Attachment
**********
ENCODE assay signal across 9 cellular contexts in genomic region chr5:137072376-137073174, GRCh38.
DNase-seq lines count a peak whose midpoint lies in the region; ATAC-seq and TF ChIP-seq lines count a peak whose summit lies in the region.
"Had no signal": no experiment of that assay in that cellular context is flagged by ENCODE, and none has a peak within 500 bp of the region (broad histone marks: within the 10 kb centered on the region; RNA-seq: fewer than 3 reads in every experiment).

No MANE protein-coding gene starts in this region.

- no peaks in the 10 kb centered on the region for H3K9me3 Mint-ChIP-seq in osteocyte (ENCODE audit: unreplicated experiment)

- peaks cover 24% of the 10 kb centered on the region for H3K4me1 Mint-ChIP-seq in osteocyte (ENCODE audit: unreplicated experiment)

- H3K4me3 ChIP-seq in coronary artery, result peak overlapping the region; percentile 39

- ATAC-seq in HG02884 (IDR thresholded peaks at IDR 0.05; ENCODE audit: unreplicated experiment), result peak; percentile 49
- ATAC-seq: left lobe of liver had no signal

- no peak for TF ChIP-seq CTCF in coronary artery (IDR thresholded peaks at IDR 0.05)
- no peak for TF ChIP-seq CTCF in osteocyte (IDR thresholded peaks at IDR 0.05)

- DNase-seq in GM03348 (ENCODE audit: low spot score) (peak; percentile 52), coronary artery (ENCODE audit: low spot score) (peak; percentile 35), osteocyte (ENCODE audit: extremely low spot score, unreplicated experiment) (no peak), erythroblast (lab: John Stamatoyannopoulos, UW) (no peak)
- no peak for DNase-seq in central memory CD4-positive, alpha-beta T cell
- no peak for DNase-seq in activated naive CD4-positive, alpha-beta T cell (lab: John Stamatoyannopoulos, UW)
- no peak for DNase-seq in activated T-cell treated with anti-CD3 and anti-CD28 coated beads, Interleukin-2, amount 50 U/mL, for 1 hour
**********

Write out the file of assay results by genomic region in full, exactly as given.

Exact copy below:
ENCODE assay signal across 9 cellular contexts in genomic region chr5:137072376-137073174, GRCh38.
DNase-seq lines count a peak whose midpoint lies in the region; ATAC-seq and TF ChIP-seq lines count a peak whose summit lies in the region.
"Had no signal": no experiment of that assay in that cellular context is flagged by ENCODE, and none has a peak within 500 bp of the region (broad histone marks: within the 10 kb centered on the region; RNA-seq: fewer than 3 reads in every experiment).

No MANE protein-coding gene starts in this region.

- no peaks in the 10 kb centered on the region for H3K9me3 Mint-ChIP-seq in osteocyte (ENCODE audit: unreplicated experiment)

- peaks cover 24% of the 10 kb centered on the region for H3K4me1 Mint-ChIP-seq in osteocyte (ENCODE audit: unreplicated experiment)

- H3K4me3 ChIP-seq in coronary artery, result peak overlapping the region; percentile 39

- ATAC-seq in HG02884 (IDR thresholded peaks at IDR 0.05; ENCODE audit: unreplicated experiment), result peak; percentile 49
- ATAC-seq: left lobe of liver had no signal

- no peak for TF ChIP-seq CTCF in coronary artery (IDR thresholded peaks at IDR 0.05)
- no peak for TF ChIP-seq CTCF in osteocyte (IDR thresholded peaks at IDR 0.05)

- DNase-seq in GM03348 (ENCODE audit: low spot score) (peak; percentile 52), coronary artery (ENCODE audit: low spot score) (peak; percentile 35), osteocyte (ENCODE audit: extremely low spot score, unreplicated experiment) (no peak), erythroblast (lab: John Stamatoyannopoulos, UW) (no peak)
- no peak for DNase-seq in central memory CD4-positive, alpha-beta T cell
- no peak for DNase-seq in activated naive CD4-positive, alpha-beta T cell (lab: John Stamatoyannopoulos, UW)
- no peak for DNase-seq in activated T-cell treated with anti-CD3 and anti-CD28 coated beads, Interleukin-2, amount 50 U/mL, for 1 hour